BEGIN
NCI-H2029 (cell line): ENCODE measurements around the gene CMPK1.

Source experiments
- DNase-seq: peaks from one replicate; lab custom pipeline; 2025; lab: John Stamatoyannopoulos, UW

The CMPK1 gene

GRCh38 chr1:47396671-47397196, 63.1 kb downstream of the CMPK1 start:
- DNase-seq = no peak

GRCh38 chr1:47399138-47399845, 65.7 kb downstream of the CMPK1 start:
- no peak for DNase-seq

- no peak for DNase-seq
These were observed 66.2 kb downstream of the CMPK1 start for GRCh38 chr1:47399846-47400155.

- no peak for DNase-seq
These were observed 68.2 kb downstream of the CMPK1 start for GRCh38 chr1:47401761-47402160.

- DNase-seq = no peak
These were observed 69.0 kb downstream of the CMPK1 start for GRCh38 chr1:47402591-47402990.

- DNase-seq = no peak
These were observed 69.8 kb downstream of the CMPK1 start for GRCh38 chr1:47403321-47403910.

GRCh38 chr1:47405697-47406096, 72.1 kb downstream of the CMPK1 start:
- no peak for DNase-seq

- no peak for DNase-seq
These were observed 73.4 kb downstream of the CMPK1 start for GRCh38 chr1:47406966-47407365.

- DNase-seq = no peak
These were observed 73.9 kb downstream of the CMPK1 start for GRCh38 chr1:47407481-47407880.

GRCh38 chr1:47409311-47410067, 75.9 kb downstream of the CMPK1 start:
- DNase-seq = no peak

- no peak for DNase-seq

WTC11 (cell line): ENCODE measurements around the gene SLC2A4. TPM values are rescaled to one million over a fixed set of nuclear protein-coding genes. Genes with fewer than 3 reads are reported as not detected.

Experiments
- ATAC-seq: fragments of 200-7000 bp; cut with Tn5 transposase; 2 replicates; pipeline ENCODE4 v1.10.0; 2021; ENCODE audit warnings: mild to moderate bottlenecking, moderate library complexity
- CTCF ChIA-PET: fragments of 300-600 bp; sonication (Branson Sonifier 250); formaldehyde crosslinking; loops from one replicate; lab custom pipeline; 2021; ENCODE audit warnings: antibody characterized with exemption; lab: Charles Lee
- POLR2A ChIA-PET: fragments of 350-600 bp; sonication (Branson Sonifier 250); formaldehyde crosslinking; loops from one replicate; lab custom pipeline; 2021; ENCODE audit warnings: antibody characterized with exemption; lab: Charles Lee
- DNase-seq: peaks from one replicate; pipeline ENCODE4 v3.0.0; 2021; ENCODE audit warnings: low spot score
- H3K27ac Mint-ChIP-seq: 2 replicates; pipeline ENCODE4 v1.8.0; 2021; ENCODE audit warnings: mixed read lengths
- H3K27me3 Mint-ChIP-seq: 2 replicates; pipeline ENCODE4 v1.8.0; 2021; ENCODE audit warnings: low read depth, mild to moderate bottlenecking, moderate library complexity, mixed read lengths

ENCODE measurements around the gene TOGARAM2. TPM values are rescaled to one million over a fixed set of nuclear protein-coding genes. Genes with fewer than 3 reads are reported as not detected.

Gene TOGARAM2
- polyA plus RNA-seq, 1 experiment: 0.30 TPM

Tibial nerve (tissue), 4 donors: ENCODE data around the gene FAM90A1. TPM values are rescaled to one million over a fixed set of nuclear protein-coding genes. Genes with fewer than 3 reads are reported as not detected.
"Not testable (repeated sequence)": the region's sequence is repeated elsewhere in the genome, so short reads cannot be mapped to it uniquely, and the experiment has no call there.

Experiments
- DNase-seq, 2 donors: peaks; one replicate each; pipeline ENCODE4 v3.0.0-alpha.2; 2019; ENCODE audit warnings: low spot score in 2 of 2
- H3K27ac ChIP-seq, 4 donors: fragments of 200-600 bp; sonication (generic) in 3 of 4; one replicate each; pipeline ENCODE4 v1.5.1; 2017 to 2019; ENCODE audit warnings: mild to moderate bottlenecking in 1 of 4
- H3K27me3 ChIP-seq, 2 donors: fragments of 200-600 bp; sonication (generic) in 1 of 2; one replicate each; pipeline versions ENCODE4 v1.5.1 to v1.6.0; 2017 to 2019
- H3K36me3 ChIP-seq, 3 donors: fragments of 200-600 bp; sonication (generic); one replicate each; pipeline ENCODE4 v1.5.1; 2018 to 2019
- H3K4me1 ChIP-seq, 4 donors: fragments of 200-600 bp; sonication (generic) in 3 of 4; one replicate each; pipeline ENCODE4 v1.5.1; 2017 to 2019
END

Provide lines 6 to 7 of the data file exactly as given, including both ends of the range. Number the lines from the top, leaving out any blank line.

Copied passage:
- DNase-seq = no peak

GRCh38 chr1:47399138-47399845, 65.7 kb downstream of the CMPK1 start: